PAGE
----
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California May Forfeit Stimulus Funds

New America Media, News Analysis, Aaron Glantz Posted: Jun 22, 2009

SAN FRANCISCO, Calif.,-- Already burdened by a $24 billion budget deficit, California stands to lose billions more in federal stimulus dollars and matching funds if Gov. Arnold Schwarzeneggers proposed budget cuts go through.

The upshot is that youre undermining the recovery, said Mark Herald of the Western Center on Law and Poverty. The budget will lead to more layoffs and a steeper and longer economic slowdown. Its quite scary to think about what will happen to our economy if public spending and public employment actually contract at precisely the moment that we need the stimulus.

If you continue to cut programs it will be even harder for people to get back on their feet.

The U.S. Department of Labor reported Friday that Californias unemployment rate had jumped to 11.5 percent.

Among the cuts Schwarzenegger is proposing in order to close the budget gap are shutting down the states welfare program (CalWorks) and eliminating MediCal health insurance for poor families and Healthy Families, which includes children of lower income families. More than a million poor Californians would lose cash assistance, 180,000 no would longer have publicly funded childcare, and 940,000 children would lose their health insurance.

Funds for each of these programs are matched dollar for dollar by the federal government. If Schwarzeneggers cuts go through, California will lose not only that money, but also part of its share of President Barack Obamas stimulus funds which are meant to supplement, not replace existing programs.

For example, under the stimulus plan, theres a big pot of money thats coming to the sates in the form of increased federal spending on Medicaid, says Jean Ross, of the non-partisan California Budget Project.

The money is being made available because nationwide more Americans are slipping into poverty and turning toward the social safety net. But, Ross says, If we spend less on Medicaid were not going to get the enhanced dollars that we would under the recovery plan.

Jason Dickerson, financial and policy analyst at the Legislative Analysts office in Sacramento, notes Californians would still pay taxes to the federal government, but would see a diminishing share of those dollars coming back to their communities.

Its ironic, he said. The scale of the budget problem requires cuts in a lot of programs and so it seems almost certain that there will be some loss of federal funds.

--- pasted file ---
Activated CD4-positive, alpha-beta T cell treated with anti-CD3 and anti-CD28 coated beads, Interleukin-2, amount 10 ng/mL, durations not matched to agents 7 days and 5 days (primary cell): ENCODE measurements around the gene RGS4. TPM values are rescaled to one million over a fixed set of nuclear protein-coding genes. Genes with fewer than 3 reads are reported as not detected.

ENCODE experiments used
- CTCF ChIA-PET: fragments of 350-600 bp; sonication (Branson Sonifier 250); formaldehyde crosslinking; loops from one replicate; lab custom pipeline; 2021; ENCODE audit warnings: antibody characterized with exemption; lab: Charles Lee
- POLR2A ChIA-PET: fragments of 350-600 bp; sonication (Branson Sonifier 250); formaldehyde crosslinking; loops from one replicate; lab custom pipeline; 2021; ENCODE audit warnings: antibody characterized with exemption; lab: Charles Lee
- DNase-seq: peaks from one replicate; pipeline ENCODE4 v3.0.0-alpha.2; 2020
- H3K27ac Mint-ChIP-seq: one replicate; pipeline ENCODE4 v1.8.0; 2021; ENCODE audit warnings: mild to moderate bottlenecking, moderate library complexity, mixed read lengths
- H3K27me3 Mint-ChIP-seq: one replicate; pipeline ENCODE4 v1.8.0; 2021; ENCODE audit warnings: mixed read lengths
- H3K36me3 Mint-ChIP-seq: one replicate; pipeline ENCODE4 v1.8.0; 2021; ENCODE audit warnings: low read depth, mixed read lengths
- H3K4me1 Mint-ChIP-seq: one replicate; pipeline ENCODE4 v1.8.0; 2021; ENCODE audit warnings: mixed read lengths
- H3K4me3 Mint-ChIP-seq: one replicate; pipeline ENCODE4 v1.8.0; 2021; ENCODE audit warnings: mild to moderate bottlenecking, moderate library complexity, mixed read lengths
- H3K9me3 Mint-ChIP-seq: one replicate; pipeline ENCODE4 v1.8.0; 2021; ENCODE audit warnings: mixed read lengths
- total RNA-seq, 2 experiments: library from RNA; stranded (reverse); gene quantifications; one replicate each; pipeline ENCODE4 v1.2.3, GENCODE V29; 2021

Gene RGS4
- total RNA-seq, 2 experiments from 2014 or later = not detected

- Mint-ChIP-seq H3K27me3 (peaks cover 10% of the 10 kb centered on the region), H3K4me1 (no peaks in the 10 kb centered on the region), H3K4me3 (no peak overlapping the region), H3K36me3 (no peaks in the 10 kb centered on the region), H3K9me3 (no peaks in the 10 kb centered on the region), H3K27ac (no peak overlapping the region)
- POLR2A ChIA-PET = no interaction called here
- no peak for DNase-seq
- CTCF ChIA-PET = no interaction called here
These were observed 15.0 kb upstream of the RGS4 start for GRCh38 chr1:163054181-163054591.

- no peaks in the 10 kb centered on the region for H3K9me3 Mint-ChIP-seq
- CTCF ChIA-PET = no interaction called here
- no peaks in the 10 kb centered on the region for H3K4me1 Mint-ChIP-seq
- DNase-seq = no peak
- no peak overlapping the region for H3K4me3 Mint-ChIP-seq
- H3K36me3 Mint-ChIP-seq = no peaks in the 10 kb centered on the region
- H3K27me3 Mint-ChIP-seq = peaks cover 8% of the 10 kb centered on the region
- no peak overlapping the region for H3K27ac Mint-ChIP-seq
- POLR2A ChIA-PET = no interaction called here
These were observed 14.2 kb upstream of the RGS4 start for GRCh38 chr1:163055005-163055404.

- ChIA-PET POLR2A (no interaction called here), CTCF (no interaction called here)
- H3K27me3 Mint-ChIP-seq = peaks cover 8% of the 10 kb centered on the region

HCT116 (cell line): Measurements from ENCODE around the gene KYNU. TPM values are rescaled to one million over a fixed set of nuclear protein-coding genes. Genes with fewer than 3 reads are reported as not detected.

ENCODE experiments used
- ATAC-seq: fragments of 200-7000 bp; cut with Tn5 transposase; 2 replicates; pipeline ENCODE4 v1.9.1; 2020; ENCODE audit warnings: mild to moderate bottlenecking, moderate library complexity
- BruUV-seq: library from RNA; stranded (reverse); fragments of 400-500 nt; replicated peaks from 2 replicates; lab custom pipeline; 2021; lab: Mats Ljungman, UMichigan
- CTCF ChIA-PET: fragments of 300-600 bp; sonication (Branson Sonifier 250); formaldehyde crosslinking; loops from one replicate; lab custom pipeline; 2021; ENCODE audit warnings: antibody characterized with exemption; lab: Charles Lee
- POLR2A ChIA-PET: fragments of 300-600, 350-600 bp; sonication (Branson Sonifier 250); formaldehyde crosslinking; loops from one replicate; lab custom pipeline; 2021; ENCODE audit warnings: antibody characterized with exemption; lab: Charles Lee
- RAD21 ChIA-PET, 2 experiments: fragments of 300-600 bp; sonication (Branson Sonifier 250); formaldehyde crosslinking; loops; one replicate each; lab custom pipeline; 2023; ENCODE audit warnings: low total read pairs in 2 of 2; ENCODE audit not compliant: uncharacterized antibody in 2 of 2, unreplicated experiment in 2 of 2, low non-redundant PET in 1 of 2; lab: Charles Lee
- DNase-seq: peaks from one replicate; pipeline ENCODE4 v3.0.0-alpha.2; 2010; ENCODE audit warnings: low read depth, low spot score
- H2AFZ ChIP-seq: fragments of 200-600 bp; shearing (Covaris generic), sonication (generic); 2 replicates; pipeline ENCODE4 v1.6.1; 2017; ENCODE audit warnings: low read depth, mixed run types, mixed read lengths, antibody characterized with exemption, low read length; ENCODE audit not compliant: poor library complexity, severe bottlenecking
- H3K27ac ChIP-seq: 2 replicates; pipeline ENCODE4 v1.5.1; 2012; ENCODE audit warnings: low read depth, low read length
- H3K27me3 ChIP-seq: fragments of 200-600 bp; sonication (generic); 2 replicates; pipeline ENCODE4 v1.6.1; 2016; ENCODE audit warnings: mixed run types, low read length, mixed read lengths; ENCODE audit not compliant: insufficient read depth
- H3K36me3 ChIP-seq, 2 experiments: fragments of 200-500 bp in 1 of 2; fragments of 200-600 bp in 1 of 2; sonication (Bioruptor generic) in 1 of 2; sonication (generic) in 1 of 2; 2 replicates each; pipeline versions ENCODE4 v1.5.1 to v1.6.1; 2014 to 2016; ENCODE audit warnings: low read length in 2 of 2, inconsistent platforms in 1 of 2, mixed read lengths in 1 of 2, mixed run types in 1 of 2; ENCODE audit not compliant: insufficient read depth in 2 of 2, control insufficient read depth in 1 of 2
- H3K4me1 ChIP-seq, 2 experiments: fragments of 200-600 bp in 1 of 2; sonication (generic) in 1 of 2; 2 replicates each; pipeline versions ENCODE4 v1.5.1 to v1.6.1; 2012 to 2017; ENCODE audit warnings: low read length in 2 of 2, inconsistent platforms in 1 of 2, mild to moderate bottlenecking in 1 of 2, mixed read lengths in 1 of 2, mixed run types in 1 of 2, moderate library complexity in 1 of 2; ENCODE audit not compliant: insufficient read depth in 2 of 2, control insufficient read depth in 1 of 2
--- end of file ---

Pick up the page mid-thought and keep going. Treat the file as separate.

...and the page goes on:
If adopted, Dickerson says the governors budget would cause California to lose $3.7 billion in federal funds to help people on welfare, plus hundreds of millions more in lost money ear-marked for health care for the poor, elderly and children.

The advocacy group Health Access sees an even gloomier scenario. The organization says California stands to lose $7.5 billion in federal funds under the governors proposal. Over 600,000 Californians would lose their jobs and 2 million Californians would lose their health insurance--almost a million of them children.

Toby Douglas, the governor's deputy director of healthcare services, disputed both sets of figures. Its complicated, he said. Were now starting a conversation [with Washington]. Were looking for flexibilities in ways we can manage benefits to better manage the cost. Weve also been talking about waiving some of the federal mandates.

Democrats in the state legislature have put forward an alternative proposal, which they say would save much of the lost federal money.

In their place are billions of dollars in new taxes on oil extraction, tobacco and car registration.

Democrats also propose using accounting tricks to paper-over $5 billion worth of the deficit by deferring one months state employee pay-checks into the next fiscal year and sell a portion of the states non-profit workers compensation insurance company.

Gov. Schwarzenegger has already promised to veto the Democrats proposal over the tax increases, which he called unfair and irresponsible during an economic downturn.

Advocates are also critical, saying the Democrats proposal would not scrap the social safety net but would weaken it. Health Access estimates that under the Democrats plan, the state would forsake $1.2 billion in federal funds, lose 220,000 jobs and cost 550,000 Californians their health coverage.

Given that the final budget agreement will likely be a compromise between the Democratic lawmakers, Gov. Schwarzenegger and even more conservative legislative Republicans, Sacramentos final product will almost certainly contain deep cuts in services and the loss of federal funds.

Some observers say the only solution is a federal bailout of California, similar to the U.S. governments outlay of tens of billions of dollars to AIG, General Motors and Chrysler. Like those companies, California is simply too big to fail, says Jean Ross of the California Budget Project.

Allowing California to flounder would hinder not only the future of the state's economy, she said, but the national and potentially even the global economies as well. California is and will be the economic engine of the nation's future a hotbed of innovation and a 38 million-strong market whose purchasing power will be needed to turn recession into expansion.

Thus far, however, there has been little indication from Washington is interested in a bailout.

We havent seen any interest in that from the Obama Administration, says Dickerson. One of the challenges in the feds helping California is that there would be 49 other states that would want the same thing. People talk about banks, insurance and auto companies getting money but whats different about California is that its a sovereign state with the power to raise money.

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